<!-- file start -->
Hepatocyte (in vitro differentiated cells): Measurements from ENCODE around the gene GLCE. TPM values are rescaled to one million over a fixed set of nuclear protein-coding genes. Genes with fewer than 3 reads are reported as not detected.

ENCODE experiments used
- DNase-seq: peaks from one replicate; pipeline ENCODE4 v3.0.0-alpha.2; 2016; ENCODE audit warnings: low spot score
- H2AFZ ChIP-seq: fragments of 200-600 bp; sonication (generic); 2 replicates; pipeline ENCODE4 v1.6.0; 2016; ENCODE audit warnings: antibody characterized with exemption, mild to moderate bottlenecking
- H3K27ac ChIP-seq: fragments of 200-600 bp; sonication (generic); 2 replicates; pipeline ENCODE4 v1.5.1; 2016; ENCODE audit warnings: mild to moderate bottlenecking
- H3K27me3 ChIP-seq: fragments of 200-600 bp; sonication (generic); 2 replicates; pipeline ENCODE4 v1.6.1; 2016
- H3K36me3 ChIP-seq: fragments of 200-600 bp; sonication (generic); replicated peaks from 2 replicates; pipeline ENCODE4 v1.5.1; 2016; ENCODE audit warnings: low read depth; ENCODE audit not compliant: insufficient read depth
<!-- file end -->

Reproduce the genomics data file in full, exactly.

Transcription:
Hepatocyte (in vitro differentiated cells): Measurements from ENCODE around the gene GLCE. TPM values are rescaled to one million over a fixed set of nuclear protein-coding genes. Genes with fewer than 3 reads are reported as not detected.

ENCODE experiments used
- DNase-seq: peaks from one replicate; pipeline ENCODE4 v3.0.0-alpha.2; 2016; ENCODE audit warnings: low spot score
- H2AFZ ChIP-seq: fragments of 200-600 bp; sonication (generic); 2 replicates; pipeline ENCODE4 v1.6.0; 2016; ENCODE audit warnings: antibody characterized with exemption, mild to moderate bottlenecking
- H3K27ac ChIP-seq: fragments of 200-600 bp; sonication (generic); 2 replicates; pipeline ENCODE4 v1.5.1; 2016; ENCODE audit warnings: mild to moderate bottlenecking
- H3K27me3 ChIP-seq: fragments of 200-600 bp; sonication (generic); 2 replicates; pipeline ENCODE4 v1.6.1; 2016
- H3K36me3 ChIP-seq: fragments of 200-600 bp; sonication (generic); replicated peaks from 2 replicates; pipeline ENCODE4 v1.5.1; 2016; ENCODE audit warnings: low read depth; ENCODE audit not compliant: insufficient read depth